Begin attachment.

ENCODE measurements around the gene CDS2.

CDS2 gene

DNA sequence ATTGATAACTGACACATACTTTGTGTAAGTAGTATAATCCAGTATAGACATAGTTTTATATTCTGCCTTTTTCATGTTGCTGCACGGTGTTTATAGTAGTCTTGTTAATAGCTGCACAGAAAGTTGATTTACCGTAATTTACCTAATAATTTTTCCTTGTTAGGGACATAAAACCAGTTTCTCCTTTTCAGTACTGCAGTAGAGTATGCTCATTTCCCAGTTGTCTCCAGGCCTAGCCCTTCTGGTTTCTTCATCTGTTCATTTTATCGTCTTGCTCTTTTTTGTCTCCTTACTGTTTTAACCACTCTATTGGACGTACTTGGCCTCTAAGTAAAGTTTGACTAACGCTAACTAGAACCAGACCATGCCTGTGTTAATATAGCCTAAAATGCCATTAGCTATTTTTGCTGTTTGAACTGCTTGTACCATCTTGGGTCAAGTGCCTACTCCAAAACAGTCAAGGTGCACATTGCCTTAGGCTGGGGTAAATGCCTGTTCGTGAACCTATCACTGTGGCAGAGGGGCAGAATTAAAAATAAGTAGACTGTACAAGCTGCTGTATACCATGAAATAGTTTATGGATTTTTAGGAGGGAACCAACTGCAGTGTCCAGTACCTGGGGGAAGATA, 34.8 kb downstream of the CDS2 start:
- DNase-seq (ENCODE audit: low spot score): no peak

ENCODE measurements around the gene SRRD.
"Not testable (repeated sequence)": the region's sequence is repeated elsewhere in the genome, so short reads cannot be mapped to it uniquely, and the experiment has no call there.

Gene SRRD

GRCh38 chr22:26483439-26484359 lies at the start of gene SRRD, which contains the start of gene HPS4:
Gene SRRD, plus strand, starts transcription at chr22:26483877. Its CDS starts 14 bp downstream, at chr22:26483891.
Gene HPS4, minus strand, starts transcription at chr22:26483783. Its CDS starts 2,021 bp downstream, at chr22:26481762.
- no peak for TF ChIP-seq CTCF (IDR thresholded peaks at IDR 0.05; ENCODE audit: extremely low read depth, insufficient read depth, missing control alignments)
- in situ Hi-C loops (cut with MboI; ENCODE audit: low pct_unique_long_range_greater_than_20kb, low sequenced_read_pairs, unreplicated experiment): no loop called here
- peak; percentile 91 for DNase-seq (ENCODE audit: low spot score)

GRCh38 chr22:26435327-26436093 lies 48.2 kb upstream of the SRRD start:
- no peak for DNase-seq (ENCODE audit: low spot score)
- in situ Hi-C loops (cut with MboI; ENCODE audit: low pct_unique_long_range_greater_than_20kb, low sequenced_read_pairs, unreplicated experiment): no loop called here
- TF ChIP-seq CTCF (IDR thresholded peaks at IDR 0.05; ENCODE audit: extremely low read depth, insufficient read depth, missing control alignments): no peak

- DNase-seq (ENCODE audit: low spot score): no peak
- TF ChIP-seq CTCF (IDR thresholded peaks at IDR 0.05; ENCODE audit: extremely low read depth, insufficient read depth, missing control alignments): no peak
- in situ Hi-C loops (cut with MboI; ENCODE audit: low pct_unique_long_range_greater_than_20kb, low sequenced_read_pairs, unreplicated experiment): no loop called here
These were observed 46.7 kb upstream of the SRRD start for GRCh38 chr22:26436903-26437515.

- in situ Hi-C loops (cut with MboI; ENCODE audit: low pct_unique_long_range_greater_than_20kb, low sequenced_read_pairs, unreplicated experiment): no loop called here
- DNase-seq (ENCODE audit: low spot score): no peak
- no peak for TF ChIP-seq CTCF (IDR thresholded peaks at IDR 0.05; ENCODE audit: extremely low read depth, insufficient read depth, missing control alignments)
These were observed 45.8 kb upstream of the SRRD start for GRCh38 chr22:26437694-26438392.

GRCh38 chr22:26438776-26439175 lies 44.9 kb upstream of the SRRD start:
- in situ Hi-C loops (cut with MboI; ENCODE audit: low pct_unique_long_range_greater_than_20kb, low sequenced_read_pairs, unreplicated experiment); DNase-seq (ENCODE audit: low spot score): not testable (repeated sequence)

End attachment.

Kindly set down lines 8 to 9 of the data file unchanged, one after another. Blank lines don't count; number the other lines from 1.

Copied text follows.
GRCh38 chr22:26483439-26484359 lies at the start of gene SRRD, which contains the start of gene HPS4:
Gene SRRD, plus strand, starts transcription at chr22:26483877. Its CDS starts 14 bp downstream, at chr22:26483891.